Reports intensive country studies conducted for a sample of tencountries – five historically socially planned and fivepredominantly market economies – for comparative…
Reports intensive country studies conducted for a sample of ten countries – five historically socially planned and five predominantly market economies – for comparative analyses of socioeconomic‐political characteristics prior to privatization. Purpose was to discern if there were any common factors descriptive of capitalist and/or socialist countries prior to privatization. Constructs from a common set of factors descriptive of all the economies in the sample prior to initiation of privatization, a general model of preconditions for privatization. Results of limited testing appeared to lend credence to the model.
Results of a test for differential performance applied to data for universal and non‐universal banks revealed that the performance of universal banks was not superior to that of the non‐universal banks. The study, therefore, does not support the performance theory as a basis for the global trend towards universal banking. Rather, there is implied support for the theory that loss of comparative advantage by commercial banks in the credit market and an increasingly competitive global market for financial services are both pushing major countries to adopt the universal model. Specific attention was given to the NAFTA countries bordering the USA. A test for convergence revealed that relatively new universal banks in those countries were converging towards the performance levels of other established universal systems; the project impact on the non‐universal US banking system in the 1990s is of serious concern.
The relationship between a new measure of money, called the Rational Transactional Aggregate (RTA), and economic activity was investigated using annual and quarterly data in selected macroeconomic models from 1973–1990. For prediction purposes, the money demand function including RTA which used lagged output changes and lagged interest rates showed the most promise.
The purpose of this paper is to investigate and quantify the effects of personality traits, as defined by the five-factor model (FFM) on an individual’s ability to detect…
The purpose of this paper is to investigate and quantify the effects of personality traits, as defined by the five-factor model (FFM) on an individual’s ability to detect fake news. The findings of this study are increasingly important because of the proliferation of social media news stories and the exposure of organizational stakeholders and business decision makers to a tremendous amount of information, including information that is not correct (a.k.a. disinformation).
The data were collected utilizing the snowball sampling methodology. Students in an Management Information Systems course completed the survey. Since a diverse sample was sought, survey participants were instructed to recruit another individual from a different generation. The survey questions of the FFM identify particular personality traits in respondents. Survey respondents were given a collection of nine news stories, five of which were false and four that were true. The number of correctly identified stories was recorded, and the effect of personality traits on the ability of survey respondents to identify fake news was calculated using eta-squared and the effect size index.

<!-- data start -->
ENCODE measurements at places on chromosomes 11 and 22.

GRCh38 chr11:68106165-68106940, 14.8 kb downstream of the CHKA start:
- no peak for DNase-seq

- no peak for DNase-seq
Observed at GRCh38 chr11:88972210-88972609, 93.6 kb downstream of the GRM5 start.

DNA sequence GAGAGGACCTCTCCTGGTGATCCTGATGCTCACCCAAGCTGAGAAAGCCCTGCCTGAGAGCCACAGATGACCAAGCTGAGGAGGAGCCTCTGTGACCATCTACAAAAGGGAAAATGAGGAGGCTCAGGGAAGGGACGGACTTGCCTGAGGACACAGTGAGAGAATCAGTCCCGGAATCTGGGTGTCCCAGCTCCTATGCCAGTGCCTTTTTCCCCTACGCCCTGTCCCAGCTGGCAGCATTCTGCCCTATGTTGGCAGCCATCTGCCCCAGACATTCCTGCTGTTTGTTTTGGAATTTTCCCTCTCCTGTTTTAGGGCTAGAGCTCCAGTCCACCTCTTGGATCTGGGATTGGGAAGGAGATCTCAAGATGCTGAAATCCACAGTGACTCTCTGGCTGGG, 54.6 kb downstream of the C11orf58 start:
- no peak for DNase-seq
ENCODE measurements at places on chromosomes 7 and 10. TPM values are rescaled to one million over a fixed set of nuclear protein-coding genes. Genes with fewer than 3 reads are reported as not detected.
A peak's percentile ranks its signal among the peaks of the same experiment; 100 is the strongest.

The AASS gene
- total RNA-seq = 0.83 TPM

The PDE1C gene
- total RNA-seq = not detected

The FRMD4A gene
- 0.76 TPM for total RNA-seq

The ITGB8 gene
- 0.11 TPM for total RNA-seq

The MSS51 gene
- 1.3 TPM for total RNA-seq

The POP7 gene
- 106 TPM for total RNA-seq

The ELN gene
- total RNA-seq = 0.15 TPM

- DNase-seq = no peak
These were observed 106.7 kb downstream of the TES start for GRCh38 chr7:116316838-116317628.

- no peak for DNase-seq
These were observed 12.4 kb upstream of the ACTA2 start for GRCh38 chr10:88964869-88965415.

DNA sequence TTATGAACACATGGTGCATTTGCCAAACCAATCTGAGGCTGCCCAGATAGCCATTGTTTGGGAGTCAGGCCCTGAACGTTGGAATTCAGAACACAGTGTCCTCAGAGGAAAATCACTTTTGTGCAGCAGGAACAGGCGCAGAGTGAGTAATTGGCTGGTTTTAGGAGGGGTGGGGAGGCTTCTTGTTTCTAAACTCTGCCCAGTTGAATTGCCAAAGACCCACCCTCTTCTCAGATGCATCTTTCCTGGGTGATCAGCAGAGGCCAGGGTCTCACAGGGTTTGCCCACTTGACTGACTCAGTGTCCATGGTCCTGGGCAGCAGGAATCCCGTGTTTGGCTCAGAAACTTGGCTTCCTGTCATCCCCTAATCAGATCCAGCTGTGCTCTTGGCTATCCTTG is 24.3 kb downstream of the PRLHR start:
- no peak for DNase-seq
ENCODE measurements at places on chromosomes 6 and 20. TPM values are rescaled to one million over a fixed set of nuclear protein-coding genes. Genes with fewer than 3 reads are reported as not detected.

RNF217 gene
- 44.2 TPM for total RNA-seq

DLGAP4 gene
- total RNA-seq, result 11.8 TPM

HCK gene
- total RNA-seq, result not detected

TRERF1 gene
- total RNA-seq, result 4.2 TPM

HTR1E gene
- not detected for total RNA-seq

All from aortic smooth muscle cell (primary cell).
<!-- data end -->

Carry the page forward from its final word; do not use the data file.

Each of the five factors in the FFM demonstrated an effect on an individual’s ability to detect disinformation. In fact, every single variable studied had at least a small effect size index, with one exception: gender, which had basically no effect. Therefore, each variable studied (with the exception of gender) explained a portion of the variability in the number of correctly identified false news stories. Specifically, this quantitative research demonstrates that individuals with the following personality traits are better able to identify disinformation: closed to experience or cautious, introverted, disagreeable or unsympathetic, unconscientious or undirected and emotionally stable.
There is scant research on an individual’s ability to detect false news stories, although some research has been conducted on the ability to detect phishing (a type of social engineering attack to obtain funds or personal information from the person being deceived). The results of this study enable corporations to determine which of their customers, investors and other stakeholders are most likely to be deceived by disinformation. With this information, they can better prepare for and combat the impacts of misinformation on their organization, and thereby avoid the negative financial impacts that result.
Argues that the aim of marketers should be to build positive relationships with customers. However, the nature of such relationships is unclear. Examines the one‐to‐one relationship between customers and individual employees and highlights key implications for managers.
To provide a list of non‐fictional books, as published, for the use of Librarians and Book‐buyers generally, arranged so as to serve as a continuous catalogue of new books ; an aid to exact classification and annotation ; and a select list of new books proposed to be purchased. Novels, school books, ordinary reprints and strictly official publications will not be included in the meantime.
On April 2, 1987, IBM unveiled a series of long‐awaited new hardware and software products. The new computer line, dubbed the Personal Systems 30, 50, 60, and 80, seems destined to replace the XT and AT models that are the mainstay of the firm's current personal computer offerings. The numerous changes in hardware and software, while representing improvements on previous IBM technology, will require users purchasing additional computers to make difficult choices as to which of the two IBM architectures to adopt.